Cod liver oil may help fight tuberculosis
Study published in the British Medical Journal reveals that cod liver oil sold in capsules may be an effective treatment for tuberculosis. The effect is explained by the fact that this oil is a rich source of vitamin D, a nutrient known to fight infections.
The conclusion came from the review of a study done in 1848, where 1,077 people with the disease participated in a research conducted by physicians at the Hospital for Consumption (now called Royal Brompton Hospital in Chelsea, UK). Of these, 542 received the common treatment and consumed cod liver oil, while 535 (control group) did the same treatment, but without the oil.
The results revealed that between the two groups, who showed a better stabilization rate of the disease was the group that consumed cod liver oil - 18% of the patients, against only 6% of the control group. The low rates are justified by the time the original study was made in the nineteenth to the twentieth century, where tuberculosis was still considered an epidemic.
For researchers, the finding is important because tuberculosis continues to kill many people and vitamin D supplementation is a weapon in fighting the disease. According to the WHO, tuberculosis is the second leading cause of death from infectious disease in the world, falling short of AIDS.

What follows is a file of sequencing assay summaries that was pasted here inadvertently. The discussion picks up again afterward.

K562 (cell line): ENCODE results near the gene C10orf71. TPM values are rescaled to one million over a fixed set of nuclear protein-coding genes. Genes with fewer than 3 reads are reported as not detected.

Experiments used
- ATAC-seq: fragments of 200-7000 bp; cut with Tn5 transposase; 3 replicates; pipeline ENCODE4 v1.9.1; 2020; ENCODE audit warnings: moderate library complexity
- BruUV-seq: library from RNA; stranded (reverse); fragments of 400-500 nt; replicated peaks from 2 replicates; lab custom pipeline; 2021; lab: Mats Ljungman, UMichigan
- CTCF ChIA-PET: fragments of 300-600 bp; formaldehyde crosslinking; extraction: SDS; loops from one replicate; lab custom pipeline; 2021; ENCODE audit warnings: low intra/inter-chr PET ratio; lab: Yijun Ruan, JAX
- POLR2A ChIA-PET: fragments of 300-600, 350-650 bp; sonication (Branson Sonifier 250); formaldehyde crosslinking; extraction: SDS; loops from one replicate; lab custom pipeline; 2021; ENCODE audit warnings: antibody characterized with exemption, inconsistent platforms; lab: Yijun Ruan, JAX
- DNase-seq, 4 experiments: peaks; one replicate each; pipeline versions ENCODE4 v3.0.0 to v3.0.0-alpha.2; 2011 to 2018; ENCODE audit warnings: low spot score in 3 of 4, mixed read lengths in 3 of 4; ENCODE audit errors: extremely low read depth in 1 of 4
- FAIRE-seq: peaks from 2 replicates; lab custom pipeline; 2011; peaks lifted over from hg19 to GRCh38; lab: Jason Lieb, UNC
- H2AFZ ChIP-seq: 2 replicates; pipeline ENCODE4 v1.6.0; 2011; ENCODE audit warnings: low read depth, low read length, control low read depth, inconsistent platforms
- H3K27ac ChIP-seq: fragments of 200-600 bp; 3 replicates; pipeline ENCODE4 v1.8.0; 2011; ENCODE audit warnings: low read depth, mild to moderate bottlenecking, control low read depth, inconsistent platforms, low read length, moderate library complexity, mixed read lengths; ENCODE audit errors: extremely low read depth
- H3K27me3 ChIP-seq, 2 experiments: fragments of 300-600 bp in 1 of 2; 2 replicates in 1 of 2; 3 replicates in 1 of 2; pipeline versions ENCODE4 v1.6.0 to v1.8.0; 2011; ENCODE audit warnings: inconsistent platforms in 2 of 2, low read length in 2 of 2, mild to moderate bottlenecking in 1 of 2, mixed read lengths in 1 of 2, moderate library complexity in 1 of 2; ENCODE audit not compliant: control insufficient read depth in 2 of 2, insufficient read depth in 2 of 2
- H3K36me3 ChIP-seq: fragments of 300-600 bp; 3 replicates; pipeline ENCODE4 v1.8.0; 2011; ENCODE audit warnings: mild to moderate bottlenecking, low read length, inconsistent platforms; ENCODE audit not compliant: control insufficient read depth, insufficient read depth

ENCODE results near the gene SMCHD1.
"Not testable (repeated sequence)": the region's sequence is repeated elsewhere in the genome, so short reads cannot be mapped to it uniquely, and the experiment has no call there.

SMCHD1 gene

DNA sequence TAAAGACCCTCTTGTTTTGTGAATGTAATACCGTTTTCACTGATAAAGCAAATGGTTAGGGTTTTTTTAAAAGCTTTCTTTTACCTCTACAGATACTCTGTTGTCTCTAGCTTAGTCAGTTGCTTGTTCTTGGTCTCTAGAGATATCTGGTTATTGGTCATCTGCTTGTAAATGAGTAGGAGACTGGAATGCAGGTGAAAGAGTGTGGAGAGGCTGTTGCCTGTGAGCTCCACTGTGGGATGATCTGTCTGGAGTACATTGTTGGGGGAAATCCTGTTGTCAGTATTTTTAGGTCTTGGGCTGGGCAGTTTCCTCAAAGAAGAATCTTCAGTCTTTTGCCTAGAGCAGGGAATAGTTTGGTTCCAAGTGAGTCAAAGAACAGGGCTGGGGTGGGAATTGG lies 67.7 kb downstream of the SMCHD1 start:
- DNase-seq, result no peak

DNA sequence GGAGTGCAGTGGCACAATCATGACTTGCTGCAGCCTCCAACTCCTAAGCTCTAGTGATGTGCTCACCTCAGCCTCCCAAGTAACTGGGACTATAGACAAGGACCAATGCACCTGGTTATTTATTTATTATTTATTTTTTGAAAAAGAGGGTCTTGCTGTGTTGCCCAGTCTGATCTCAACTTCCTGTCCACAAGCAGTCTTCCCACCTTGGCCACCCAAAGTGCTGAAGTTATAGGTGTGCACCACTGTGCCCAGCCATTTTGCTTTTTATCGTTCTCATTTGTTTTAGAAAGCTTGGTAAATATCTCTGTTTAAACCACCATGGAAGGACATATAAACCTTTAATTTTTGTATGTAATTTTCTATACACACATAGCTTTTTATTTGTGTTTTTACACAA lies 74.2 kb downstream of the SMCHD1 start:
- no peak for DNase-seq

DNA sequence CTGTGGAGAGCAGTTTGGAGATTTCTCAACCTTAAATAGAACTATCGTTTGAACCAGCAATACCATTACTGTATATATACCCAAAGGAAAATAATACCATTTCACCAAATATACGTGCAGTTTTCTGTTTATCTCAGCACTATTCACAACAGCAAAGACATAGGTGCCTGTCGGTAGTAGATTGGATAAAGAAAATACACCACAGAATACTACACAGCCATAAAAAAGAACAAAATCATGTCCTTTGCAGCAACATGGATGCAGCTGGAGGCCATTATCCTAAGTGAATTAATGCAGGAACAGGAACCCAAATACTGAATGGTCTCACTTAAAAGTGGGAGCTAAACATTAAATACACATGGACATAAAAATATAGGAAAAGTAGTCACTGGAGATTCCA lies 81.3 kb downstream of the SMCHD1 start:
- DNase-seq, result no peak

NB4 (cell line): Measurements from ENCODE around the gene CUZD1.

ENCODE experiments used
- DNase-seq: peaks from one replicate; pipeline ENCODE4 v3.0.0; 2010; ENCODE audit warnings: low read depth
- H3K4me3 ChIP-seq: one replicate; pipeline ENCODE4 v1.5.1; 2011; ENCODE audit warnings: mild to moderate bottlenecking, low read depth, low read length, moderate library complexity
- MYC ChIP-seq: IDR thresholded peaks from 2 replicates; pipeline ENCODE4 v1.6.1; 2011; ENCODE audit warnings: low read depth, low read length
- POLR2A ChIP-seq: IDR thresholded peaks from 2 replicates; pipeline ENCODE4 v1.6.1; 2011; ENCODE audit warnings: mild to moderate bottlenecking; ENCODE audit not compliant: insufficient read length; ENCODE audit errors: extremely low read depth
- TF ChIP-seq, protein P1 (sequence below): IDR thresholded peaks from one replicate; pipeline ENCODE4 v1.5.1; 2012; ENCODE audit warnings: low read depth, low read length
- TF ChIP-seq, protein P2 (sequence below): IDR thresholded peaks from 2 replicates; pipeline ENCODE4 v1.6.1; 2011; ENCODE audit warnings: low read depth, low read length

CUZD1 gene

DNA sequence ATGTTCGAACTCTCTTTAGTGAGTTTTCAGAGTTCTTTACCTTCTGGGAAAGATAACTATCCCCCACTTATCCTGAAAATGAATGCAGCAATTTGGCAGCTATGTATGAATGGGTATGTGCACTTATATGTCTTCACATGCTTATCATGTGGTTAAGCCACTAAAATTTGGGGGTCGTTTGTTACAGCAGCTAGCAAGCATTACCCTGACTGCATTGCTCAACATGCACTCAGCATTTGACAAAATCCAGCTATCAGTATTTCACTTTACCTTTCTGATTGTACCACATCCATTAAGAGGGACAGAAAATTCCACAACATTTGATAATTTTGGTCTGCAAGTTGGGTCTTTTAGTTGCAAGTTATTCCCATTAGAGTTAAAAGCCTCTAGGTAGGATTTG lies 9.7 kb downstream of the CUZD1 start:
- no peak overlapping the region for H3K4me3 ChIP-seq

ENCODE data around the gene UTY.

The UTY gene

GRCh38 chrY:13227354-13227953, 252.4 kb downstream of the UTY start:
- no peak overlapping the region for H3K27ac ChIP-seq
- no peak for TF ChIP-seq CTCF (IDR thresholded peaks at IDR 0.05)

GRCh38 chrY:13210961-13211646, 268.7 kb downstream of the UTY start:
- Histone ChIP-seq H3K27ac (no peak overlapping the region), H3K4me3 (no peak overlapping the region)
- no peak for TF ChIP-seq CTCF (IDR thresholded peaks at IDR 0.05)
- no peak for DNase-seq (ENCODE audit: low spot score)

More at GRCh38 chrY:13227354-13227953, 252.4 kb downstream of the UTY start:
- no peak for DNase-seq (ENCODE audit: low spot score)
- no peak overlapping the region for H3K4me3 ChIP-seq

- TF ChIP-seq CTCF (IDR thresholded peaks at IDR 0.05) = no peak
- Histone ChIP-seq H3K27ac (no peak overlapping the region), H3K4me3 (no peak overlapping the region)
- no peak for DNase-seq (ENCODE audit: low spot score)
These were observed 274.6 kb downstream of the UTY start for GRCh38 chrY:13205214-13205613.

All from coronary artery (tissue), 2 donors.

Vitamin D helps fight tuberculosis
Another study confirms how vitamin D plays a key role in response of the immune system against tuberculosis. The research was developed by the University of California, Los Angeles, and funded by the US National Institutes of Health and scientific research agencies in Germany and South Korea.
The scientists examined mechanisms that regulate system capacity immune system to kill or inhibit the growth of bacteria such as Mycobacterium tuberculosis - which causes tuberculosis. The team found that lymphocytes (part of the blood responsible for the defense or immunity of the body) release a protein called interferon, which initiates the communication between white blood cells and directs them to attack the invading bacteria. however, the body should have a certain level of vitamin D. The research recorded an 85% reduction of tuberculosis bacteria in human cells treated with interferon in the presence of sufficient vitamin D.
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